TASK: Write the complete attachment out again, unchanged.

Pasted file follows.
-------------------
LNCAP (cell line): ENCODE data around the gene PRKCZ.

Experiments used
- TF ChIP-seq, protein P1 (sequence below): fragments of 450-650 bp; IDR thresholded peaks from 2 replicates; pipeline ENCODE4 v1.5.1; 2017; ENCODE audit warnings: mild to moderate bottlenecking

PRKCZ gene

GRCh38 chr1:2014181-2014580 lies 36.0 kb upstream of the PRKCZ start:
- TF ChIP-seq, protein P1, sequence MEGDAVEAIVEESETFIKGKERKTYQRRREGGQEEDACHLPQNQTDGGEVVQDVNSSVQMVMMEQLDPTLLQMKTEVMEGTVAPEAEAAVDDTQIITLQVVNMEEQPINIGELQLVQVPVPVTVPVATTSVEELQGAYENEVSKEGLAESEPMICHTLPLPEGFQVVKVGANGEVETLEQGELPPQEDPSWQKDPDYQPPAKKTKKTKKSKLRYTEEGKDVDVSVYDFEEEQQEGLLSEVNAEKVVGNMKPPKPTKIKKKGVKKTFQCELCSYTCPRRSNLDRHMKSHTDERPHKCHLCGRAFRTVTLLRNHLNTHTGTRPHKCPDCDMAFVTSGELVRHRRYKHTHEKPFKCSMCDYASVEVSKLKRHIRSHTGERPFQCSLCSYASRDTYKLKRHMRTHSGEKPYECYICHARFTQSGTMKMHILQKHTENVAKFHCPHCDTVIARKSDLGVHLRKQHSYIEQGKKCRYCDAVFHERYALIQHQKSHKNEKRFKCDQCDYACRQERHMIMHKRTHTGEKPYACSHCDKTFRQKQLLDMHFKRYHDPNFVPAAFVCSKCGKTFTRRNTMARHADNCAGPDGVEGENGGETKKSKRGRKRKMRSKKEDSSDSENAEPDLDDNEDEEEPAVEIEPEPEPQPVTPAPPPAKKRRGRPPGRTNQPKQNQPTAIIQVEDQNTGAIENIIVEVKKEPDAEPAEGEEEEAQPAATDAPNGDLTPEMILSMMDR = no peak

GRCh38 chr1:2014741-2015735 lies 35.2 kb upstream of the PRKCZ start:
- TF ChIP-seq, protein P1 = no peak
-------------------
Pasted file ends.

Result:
LNCAP (cell line): ENCODE data around the gene PRKCZ.

Experiments used
- TF ChIP-seq, protein P1 (sequence below): fragments of 450-650 bp; IDR thresholded peaks from 2 replicates; pipeline ENCODE4 v1.5.1; 2017; ENCODE audit warnings: mild to moderate bottlenecking

PRKCZ gene

GRCh38 chr1:2014181-2014580 lies 36.0 kb upstream of the PRKCZ start:
- TF ChIP-seq, protein P1, sequence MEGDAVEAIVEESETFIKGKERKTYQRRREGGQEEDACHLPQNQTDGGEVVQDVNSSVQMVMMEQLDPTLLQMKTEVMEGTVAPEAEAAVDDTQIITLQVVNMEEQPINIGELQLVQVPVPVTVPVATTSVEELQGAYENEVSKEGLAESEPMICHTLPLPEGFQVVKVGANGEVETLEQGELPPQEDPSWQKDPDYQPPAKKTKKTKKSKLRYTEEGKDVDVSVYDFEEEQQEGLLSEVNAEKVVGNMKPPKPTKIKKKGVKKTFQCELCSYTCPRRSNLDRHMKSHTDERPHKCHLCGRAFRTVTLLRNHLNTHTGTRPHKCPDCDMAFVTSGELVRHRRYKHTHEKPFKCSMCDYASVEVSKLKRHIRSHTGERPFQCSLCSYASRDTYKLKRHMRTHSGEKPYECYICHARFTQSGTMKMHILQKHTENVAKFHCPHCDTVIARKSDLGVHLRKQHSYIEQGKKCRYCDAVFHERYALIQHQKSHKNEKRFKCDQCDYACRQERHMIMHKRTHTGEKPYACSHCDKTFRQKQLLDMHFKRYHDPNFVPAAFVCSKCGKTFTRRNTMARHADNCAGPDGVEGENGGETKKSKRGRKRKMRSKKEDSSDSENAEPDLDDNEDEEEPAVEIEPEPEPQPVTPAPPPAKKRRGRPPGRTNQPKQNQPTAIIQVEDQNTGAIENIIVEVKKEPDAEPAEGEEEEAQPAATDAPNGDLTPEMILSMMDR = no peak

GRCh38 chr1:2014741-2015735 lies 35.2 kb upstream of the PRKCZ start:
- TF ChIP-seq, protein P1 = no peak